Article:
More than 1,200 wells have been drilled from the islands, according to Occidental, which has operated THUMS since 2000. THUMS is the largest crude oil producer in the Los Angeles area, with a combined daily production rate of 38,000 barrels of oil and 11 million cubic feet of natural gas per day.
THUMS has helped make the Wilmington Oil Field -- the third largest field ever found in the United States -- one of the most productive fields per acre the world has ever known.
And it is virtually invisible from the shore.
My Sweet Embraceable Fuel
One historian told the Honolulu Advisor newspaper that the field is a “prime example of the aesthetic mitigation of technology.”
To some, like architectural historian Kurt G.F. Helfrich, THUMS represents the compromise between industry and the environment, which Helfrich describes as the moment those communities, especially in southern California, went from rejection of technology to the adaptation of it.
This psychological journey, if you will, leaves people like Testa somewhat nostalgic.
“Early postcards ... illustrate how society used to celebrate its industries -- yes, including the petroleum industry, knowing that this industry supported its community,” he said. “Now we camouflage our rigs, but we still do not communicate well with the general public.”
The industry, though, does seem to be getting better at it.
THUMS was the first upstream oil and gas producer in California to join the California Climate Action Registry, an environmental group looking at climate change, specifically greenhouse gases. Occidental will now report all emissions from its operations, both offshore and on.
“THUMS is taking an important step in demonstrating environmental stewardship,” said Diane Wittenberg, president of the California Climate Action Registry, during the announcement. “We hope other oil and gas producers within the state will soon follow.”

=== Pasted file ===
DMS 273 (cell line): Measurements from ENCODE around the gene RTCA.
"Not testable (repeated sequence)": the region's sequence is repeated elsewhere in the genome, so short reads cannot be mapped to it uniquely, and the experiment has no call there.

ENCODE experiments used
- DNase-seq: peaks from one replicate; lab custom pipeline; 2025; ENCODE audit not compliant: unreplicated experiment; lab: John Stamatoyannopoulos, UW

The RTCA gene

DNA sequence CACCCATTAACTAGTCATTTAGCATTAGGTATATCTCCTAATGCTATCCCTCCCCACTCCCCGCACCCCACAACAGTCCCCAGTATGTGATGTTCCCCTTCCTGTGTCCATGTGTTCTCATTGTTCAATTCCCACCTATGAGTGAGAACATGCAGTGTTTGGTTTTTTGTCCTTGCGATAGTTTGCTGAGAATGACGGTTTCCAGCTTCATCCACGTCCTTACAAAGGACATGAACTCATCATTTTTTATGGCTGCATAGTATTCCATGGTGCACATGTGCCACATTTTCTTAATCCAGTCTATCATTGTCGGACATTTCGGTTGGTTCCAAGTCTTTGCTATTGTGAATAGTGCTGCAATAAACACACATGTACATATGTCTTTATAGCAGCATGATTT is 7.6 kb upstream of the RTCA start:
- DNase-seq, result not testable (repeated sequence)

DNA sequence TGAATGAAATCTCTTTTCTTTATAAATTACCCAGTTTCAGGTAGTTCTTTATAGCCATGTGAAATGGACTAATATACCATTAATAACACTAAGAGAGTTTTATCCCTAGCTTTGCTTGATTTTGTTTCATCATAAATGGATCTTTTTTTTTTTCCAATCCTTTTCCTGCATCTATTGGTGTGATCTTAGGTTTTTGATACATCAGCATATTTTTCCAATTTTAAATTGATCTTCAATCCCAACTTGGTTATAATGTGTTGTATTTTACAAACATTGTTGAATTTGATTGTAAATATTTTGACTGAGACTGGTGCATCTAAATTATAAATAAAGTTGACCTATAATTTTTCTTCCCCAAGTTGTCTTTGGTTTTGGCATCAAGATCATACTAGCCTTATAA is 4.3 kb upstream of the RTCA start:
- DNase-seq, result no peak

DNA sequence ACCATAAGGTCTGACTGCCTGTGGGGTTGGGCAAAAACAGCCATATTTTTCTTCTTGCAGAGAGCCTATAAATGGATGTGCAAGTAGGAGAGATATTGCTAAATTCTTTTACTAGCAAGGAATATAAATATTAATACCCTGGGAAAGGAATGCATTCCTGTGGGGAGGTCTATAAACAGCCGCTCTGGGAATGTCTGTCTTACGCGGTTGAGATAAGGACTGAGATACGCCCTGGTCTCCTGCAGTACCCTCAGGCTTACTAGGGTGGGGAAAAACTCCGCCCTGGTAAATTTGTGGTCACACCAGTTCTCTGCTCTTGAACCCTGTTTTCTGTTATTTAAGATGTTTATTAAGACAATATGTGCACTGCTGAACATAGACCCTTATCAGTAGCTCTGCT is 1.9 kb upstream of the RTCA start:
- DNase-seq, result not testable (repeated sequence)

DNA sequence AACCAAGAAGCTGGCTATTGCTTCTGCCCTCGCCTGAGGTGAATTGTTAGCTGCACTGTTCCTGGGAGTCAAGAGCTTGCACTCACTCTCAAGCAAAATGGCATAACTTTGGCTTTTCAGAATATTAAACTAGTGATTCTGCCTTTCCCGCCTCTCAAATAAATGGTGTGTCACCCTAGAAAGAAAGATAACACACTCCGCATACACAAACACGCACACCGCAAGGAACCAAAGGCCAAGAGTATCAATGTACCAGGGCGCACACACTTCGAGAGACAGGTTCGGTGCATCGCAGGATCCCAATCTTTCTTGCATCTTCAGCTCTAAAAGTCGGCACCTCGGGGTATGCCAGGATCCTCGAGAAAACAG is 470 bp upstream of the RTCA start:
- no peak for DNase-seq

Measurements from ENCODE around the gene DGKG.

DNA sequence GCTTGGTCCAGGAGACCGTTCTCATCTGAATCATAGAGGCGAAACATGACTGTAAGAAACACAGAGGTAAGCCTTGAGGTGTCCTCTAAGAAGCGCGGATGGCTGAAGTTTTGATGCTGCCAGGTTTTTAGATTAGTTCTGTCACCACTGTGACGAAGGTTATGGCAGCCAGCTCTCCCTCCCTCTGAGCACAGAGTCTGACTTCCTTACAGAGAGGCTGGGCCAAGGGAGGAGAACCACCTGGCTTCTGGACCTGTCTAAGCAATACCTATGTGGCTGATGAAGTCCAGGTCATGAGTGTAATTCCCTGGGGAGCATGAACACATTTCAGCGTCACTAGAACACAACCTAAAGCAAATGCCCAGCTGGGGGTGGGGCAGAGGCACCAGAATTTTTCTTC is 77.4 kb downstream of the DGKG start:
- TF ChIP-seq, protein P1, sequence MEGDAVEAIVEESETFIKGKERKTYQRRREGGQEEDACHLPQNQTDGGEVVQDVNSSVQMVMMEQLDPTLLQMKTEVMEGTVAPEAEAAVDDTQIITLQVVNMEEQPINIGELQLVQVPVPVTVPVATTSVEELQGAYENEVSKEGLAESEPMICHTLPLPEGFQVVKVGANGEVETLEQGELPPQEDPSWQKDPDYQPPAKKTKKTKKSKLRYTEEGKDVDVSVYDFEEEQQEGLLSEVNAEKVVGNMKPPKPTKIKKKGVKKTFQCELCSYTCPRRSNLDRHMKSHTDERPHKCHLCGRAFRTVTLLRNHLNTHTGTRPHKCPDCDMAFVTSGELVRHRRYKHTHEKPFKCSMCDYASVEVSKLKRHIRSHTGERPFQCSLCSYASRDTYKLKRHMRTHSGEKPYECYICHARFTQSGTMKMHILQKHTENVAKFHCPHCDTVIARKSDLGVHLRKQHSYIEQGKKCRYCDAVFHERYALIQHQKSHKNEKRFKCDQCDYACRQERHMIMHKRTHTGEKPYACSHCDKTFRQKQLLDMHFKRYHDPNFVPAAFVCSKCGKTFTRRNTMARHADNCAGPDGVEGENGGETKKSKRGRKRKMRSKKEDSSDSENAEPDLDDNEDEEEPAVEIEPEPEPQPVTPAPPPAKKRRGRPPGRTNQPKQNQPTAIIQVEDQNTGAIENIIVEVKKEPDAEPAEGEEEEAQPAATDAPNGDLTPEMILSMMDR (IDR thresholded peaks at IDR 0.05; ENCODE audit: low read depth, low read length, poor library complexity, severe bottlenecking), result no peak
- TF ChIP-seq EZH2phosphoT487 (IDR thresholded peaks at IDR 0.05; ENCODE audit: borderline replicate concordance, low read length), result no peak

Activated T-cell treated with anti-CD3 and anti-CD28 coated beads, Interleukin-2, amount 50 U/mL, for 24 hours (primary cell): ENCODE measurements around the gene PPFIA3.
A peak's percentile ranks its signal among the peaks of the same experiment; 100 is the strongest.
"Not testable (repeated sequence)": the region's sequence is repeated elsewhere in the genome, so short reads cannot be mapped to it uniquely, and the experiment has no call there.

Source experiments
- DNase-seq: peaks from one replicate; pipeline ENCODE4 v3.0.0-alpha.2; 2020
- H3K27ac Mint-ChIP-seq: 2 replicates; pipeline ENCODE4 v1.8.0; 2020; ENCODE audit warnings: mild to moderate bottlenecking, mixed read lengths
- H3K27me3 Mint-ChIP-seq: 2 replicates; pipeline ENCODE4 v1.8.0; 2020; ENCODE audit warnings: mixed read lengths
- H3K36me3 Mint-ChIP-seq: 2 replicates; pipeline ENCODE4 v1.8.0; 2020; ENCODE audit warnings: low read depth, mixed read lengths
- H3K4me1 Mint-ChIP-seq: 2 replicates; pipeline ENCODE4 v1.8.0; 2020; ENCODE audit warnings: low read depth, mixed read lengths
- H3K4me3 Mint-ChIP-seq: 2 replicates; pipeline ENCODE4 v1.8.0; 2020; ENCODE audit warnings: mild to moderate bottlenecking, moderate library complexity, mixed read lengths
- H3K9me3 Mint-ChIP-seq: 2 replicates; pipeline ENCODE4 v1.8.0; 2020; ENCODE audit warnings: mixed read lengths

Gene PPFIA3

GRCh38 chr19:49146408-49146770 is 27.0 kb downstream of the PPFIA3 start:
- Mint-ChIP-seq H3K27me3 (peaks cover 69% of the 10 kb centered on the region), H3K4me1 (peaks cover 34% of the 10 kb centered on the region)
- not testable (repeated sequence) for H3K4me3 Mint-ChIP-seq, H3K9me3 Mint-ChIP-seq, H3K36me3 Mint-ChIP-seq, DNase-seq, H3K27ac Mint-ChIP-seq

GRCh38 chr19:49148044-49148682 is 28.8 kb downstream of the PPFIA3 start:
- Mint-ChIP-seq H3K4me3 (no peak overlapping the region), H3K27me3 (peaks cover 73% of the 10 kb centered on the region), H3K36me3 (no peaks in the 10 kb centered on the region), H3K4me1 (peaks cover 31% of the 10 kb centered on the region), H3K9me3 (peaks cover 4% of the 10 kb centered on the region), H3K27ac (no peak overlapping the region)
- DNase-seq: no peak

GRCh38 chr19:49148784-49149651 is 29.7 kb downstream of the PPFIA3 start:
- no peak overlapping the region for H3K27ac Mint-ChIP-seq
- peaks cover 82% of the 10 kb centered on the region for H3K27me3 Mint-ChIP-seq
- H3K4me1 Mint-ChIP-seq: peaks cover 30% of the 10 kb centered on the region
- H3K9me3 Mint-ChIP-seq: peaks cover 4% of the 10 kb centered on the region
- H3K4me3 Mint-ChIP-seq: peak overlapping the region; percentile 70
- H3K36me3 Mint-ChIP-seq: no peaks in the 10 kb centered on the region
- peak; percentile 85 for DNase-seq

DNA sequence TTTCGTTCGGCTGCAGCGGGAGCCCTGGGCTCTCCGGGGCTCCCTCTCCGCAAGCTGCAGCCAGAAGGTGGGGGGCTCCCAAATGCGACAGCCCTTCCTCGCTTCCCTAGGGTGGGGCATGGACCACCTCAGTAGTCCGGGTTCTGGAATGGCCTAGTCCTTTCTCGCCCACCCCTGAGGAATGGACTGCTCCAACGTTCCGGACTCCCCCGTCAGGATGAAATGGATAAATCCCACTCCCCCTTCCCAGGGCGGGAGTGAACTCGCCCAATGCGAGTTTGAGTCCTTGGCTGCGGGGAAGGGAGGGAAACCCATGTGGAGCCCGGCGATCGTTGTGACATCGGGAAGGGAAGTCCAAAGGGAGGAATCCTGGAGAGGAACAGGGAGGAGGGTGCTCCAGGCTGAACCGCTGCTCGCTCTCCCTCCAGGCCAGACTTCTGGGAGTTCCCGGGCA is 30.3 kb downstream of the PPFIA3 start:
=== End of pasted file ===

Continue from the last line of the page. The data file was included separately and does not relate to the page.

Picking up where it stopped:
More importantly than just its cosmetic advances, though, is this: in its 40-year history, THUMS has not experienced a single pipeline leak.
Frank Komin, facility president and general manager, added that “in addition to investing millions of dollars to install pollution limiting equipment throughout our operations, we are working to help meet California’s energy needs by developing a long term supply of clean burning natural gas.”
Specifically, Occidental operates the eastern offshore section of the Wilmington. The field, discovered in 1932, is estimated to have three billion barrels of oil at its discovery and has poured more than $4 billion into California’s economy.
THUMS does have its share of challenges, though, namely the field is about 90 percent depleted, according to John Jepson, a geologist with the city of Long Beach Gas and Oil Department.
The field will revert to city control when the wells dry up.
“Here in southern California,” he said, “we have such a diverse economy and so many people (an estimated 10 million) that few people know of the local oil industry.”
THUMS, he says, “is a great example of the pressures facing the local oil industry. This field is 85 years old, has produced almost a billion barrels, has millions of barrels left to recover, but the wells cannot compete with properties worth millions.
“It makes for a very interesting discussion of land use,” he said -- regardless of how many palm and acacia trees you plant.